Ready to resume work, Melamchi builder takes back termination letterThe ongoing dispute in the Melamchi Water Supply Project has been temporarily settled after the Italian contractor withdrew the termination letter it had submitted to the government saying it would no longer work on the project.
Published at : December 25, 2018
Updated at : December 25, 2018 19:23
The ongoing dispute in the Melamchi Water Supply Project has been temporarily settled after the Italian contractor withdrew the termination letter it had submitted to the government saying it would no longer work on the project.
A high-level official with Cooperativa Muratori e Cementisti di Ravenna (CMC) confirmed to the Post that they had revoked the termination letter and also expressed their commitment to work again with the government after the Christmas holidays, provided their terms are addressed.
“Just because we have withdrawn our termination document does not mean we have let go on what the government owes us,” the Italian official said. “We want timely payment going forward.”
The latest breakthrough in the dispute was possible after the Italian Embassy in New Delhi, which also oversees affairs for Nepal, intervened and raised concerns regarding the government’s decision to restrict its citizens from leaving the country.
A senior official at the Nepali Embassy in New Delhi told the Post that the Italian Embassy wrote to the Ministry of Foreign Affairs and warned that Nepal government’s move may lead to “diplomatic tension between the two countries.”
Relations between the government and the CMC had soured after the contractor submitted the termination letter, following which many of its staffers were apprehended in Kathmandu and their passports held by Nepali officials, barring them from leaving the country.
Following the Italian Embassy’s communication, the Foreign Ministry in Kathmandu wrote back to Italian officials requesting more details about the financial status of the CMC, which has been reported to be teetering on the brink of bankruptcy, an official at the New Delhi embassy told the Post.
After the intervention, at least 18 CMC staffers, many of whom are Italian, have returned to their home country to celebrate Christmas with their families.
In an interview with the Post, Shankar Prasad Subedi, spokesperson for the Water Supply Ministry, said that after the CMC withdrew its termination letter, the government has revoked the travel ban on all its employees.
“We hope they will resume their work in the new year,” Subedi said.
But Nepali officials maintain their stance that their action was necessary because the Italians were trying to flee the country without completing the project.
“We would have given them the money, but we didn’t because the company had declared bankruptcy,” said Gajendra Kumar Thakur, secretary at the Water Supply Ministry.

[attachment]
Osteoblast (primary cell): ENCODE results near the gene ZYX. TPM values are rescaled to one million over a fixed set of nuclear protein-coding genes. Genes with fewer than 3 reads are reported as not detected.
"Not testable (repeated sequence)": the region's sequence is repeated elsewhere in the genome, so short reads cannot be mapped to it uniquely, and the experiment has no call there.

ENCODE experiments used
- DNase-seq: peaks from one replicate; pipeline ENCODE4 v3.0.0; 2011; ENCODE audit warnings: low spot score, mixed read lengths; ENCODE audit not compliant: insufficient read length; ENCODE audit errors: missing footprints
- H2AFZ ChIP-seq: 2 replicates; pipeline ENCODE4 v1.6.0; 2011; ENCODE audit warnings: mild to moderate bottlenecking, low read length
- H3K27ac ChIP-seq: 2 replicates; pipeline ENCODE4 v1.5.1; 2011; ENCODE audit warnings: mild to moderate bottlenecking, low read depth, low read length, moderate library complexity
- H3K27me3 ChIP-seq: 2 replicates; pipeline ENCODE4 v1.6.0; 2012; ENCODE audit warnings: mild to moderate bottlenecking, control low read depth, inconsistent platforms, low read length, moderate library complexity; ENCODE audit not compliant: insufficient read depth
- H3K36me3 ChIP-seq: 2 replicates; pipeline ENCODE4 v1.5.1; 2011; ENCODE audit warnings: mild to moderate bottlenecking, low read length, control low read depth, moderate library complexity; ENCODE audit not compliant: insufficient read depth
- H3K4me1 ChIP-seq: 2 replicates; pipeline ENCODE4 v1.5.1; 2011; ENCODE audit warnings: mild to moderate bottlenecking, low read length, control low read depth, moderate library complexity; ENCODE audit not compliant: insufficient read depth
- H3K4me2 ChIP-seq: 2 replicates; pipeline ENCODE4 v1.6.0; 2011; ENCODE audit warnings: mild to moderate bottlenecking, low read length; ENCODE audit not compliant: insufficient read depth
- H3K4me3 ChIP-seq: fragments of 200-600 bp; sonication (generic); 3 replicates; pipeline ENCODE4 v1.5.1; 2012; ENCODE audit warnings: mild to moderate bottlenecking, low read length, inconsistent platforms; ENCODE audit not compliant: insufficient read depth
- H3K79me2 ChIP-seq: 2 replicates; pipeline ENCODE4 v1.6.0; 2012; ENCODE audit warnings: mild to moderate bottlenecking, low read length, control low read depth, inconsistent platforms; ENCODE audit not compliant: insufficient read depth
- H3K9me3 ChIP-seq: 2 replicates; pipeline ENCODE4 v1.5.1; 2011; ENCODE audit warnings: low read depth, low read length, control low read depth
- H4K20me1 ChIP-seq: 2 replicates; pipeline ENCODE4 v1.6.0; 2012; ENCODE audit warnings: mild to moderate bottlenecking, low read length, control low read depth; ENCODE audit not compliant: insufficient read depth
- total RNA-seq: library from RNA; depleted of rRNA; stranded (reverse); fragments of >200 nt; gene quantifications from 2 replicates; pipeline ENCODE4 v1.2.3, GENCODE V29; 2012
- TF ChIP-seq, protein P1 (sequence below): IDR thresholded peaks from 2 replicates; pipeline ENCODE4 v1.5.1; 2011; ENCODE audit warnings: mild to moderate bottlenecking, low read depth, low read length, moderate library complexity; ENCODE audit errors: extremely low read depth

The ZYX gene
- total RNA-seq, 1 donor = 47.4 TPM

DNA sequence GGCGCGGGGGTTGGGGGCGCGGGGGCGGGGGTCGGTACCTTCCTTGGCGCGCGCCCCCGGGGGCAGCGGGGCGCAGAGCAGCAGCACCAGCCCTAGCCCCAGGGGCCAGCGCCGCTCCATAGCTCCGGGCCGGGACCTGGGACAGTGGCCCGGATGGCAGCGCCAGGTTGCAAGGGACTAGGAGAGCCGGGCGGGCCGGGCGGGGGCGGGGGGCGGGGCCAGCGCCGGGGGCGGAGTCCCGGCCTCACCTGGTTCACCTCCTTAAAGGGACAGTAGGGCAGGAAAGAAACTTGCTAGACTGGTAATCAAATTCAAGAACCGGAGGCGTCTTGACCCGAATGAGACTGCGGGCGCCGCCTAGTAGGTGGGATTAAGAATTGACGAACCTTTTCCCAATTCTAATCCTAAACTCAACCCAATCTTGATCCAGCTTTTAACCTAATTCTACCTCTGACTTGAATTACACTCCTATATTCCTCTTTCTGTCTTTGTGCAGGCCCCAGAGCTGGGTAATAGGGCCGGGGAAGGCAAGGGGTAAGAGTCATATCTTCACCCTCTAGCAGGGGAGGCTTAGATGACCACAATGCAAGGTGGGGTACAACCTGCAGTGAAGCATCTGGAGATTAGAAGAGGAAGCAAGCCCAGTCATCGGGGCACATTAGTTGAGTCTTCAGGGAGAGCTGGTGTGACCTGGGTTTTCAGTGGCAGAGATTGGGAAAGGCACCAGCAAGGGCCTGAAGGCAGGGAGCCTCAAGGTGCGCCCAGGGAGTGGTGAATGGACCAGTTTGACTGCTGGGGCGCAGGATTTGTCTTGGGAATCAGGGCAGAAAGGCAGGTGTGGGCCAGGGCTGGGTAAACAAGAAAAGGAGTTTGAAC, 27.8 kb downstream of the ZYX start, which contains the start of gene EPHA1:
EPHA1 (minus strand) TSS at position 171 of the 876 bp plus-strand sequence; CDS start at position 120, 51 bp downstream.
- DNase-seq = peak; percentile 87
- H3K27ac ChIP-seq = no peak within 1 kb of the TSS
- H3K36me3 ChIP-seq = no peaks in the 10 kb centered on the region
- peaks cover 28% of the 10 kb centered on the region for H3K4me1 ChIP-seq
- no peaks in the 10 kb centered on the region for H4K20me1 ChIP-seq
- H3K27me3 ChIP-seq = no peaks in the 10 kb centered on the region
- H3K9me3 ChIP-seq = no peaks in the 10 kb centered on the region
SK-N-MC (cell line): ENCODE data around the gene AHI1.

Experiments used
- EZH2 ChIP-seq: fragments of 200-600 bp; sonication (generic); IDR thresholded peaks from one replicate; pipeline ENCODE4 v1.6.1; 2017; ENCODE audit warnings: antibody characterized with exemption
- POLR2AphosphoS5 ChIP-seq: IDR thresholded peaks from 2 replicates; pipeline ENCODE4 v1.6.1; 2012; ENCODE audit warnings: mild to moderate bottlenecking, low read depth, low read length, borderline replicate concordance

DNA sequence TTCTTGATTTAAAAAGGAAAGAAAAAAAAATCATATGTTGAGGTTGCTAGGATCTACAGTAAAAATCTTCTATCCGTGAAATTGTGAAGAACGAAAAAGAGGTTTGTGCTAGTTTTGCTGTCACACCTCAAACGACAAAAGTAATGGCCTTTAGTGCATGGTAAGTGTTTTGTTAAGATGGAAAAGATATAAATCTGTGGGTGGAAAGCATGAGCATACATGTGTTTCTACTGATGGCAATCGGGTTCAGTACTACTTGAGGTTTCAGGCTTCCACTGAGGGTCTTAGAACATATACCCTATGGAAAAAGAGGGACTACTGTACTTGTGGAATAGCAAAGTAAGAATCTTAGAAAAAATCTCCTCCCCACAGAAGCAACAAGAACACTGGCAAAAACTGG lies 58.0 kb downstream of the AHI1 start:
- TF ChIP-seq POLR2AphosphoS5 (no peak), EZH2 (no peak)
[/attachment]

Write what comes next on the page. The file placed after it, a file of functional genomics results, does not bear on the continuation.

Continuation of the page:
Thakur said that the government still had time to pay Rs362 million that it owed the Italian contractor, as recommended by the Dispute Adjudication Board in October.
“We had more time to revisit and challenge the decision,” Thakur said.
The senior CMC official who spoke to the Post, however, denied Thakur’s accusations and said they neither intended to flee nor had the company declared bankruptcy.
“Our company has not gone bankrupt, which is a claim frequently used by Nepali government officials to support their arguments and show us in a bad light,” the Italian official said. “The company’s bonds had been downgraded and declassified, but the company has not gone bankrupt.”
The CMC, which is the fourth largest construction company in Italy by revenue, was downgraded to B3 from B2 and its probability of default rating to B3-PD from B2-PD by the Moody’s Investors Service in September. The company’s outlook on all ratings was also changed from stable to negative.
The Italian official said that despite its financial status, the company still runs projects across the world and intends to finish the work it began in Nepal five years ago.
“We came here to do good business, not to cheat and flee,” the CMC official said. “But rather than paying for our services, Nepal’s government seized our bank deposits. We hope it can create a nicer environment for us to continue the rest of our work here.”
However, the official said many of his colleagues continue to be traumatised after the Nepali side’s treatment of them last week.
“Just imagine,” the Italian official said. “Who would want to come back to work with their family and children after going through so much stress and embarrassment in a foreign country?”